A restaurant in Deming, New Mexico is facing backlash after displaying a sign reading "Blame China" outside the doors of their establishment.
Restaurant operators Bob and Kimberly Yacone told TODAY Food that the sign is not meant to be directed at Asian people or the Asian American Pacific Islander (AAPI) community, with Bob Yacone, who is also the executive chef, stating that people who called the sign racist were "undereducated."
The restaurant, Forghedaboudit Southwest Italian, has been closed for about eight months due to staff shortages. Kimberly Yacone said that the sign went up a week ago, after customers kept approaching the restaurant while her husband was doing some work at the closed location.
"They kept getting angry with us that we were closed, and that we weren't open, and my husband basically said 'Hey, don't blame us, blame China," Kimberly Yacone said.
"It's nothing to do with Chinese people or Asian Americans, that's just ridiculous," said Bob Yacone.
"This sign simply replays the Trump administration’s tactic of dodging blame for its failures by playing to racial antagonism toward Asian Americans," said Peter Simonson, executive director at the ACLU of New Mexico, in a statement to TODAY. "We’ve seen how signs like this inspire hate and violence against the Asian community. Instead of contributing to these kinds of divisions in our country, we should be pulling together to defeat the virus."
When asked why the sign suggested blaming China instead of the U.S. government or people who didn't return to work, Bob Yacone said that he was "not going to blame any employee" for the crisis, which he "truly" believes was created by the Chinese government.
"If China never was working on this in their lab and it never got out of the lab in China, we'd never be in the situation that we're in right now," said Kimberly Yacone, referencing an unconfirmed theory that the coronavirus was man-made. The World Health Organization (WHO) has said that it's "extremely unlikely" that the virus was made in a lab, instead saying it likely emerged in bats.
Amid the pandemic, restaurants have had difficulties staffing their establishments adequately. Some owners, including the Yacones, blame increased unemployment benefits. Bob Yacone also blamed the administration of President Joe Biden, even though the increased unemployment benefits began under former President Trump in March 2020.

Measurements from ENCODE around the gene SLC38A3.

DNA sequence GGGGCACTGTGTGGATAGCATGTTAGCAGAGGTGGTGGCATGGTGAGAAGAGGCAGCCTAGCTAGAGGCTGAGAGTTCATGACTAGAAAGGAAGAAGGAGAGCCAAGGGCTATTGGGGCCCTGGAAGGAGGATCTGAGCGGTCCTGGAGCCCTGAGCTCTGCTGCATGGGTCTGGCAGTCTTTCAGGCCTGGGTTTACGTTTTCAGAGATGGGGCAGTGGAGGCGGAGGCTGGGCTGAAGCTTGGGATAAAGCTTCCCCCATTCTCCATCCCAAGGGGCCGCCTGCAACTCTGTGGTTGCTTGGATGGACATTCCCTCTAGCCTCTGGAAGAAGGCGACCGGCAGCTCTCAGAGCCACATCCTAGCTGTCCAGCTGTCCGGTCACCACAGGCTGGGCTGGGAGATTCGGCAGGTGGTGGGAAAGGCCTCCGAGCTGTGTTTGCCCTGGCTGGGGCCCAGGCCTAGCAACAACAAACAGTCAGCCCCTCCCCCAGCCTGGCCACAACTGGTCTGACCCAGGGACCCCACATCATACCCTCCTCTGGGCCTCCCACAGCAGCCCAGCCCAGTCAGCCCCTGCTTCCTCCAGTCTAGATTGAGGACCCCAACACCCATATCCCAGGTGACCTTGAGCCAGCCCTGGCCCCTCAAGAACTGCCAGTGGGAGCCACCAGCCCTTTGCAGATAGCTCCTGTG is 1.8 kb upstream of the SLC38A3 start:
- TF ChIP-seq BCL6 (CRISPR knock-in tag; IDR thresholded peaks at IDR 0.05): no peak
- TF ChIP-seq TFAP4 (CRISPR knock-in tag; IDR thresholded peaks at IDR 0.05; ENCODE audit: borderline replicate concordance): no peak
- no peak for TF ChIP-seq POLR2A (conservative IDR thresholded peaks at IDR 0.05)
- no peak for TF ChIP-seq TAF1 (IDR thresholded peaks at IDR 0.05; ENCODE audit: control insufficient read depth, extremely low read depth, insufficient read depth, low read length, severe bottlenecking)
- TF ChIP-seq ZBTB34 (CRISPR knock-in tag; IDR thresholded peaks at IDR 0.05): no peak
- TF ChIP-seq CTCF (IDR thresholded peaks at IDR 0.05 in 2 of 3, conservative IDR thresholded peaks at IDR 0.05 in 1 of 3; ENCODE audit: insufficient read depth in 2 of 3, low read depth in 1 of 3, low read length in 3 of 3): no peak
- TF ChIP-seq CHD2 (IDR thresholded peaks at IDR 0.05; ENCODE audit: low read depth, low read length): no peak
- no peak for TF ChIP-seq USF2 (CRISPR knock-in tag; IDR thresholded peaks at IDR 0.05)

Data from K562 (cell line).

"The government decided to let people stay home and pay them to stay home," said Kimberly Yacone. "That's what makes it tough when you're giving out extra benefits on top of the benefits, and then you don't even have to prove why you quit your job and the employer can't even go in and fight it. All they have to say is that they, they were let go because of COVID. ... It's not just us. It's everywhere."
Bob and Kimberly Yacone said that they had had trouble staffing the Deming location of their restaurant even before the pandemic, because of the size of the town and its distance from other major cities. Another location in Las Cruces, which was opened during the pandemic, has been open five days a week.
Bob Yacone said that employees at the restaurant do make above minimum wage and criticized people who suggest a "rhetorical flashpoint" like the amount workers are paid.
"They have no clue what we're paying," he said, clarifying that servers make on average between $13 and $15 per hour. According to PayScale, the average hourly wage in Deming is $12.97, and the state's minimum wage is $9 per hour.
According to data gathered by investigative news outlet ProPublica, the Deming location of Forghedaboudit Southwest has received two loans under the government Paycheck Protection Program (PPP), a loan program created early in the pandemic to provide a direct incentive for small businesses to keep their workers on payroll.
The first loan, which was approved in April 2020, granted the establishment $43,509, for payroll; according to the database, that loan was disbursed. The second loan, which was approved in February 2021, granted the establishment $60,913, with $60,908 designated for payroll. The loan status is "not disclosed," and was granted during the time when the Deming location was closed. According to the database, the person who applied for the loan listed five jobs at the restaurant.
A third loan was granted to Kimberly Yacone, for $38,725 designated for payroll. The loan information provided by ProPublica indicates that the loan money was used at the Las Cruces location, which did stay open during the pandemic.
Kimberly Yacone declined to give details on employees as indicated on the loans and said that the restaurant's accountants had done "everything by the book."
"We did receive those loans and those loans also (go) towards the mortgage, electric, water and gas as well," said Yacone, though according to the ProPublica database, the restaurant applied for the loans for payroll use, not utilities. $1 of the second loan was earmarked for utilities. "We still have bills to pay, including property taxes on the building, so the money is being (used) appropriately."
The Yacones said that they have received both "hate mail" and "an incredible amount of support" after displaying the sign.
Online, they appear to have taken down their Facebook page, and TripAdvisor has suspended users from posting reviews of the restaurant due to "an influx of review submissions that do not describe a first-hand experience."
On Yelp, reviewers criticized the sign and the Yacones, calling the sign racist and divisive.
"We've seen how signs like this inspire hate and violence against the Asian community," wrote one reviewer. "Instead of contributing to these kinds of divisions in our country, we should be pulling together to defeat the virus."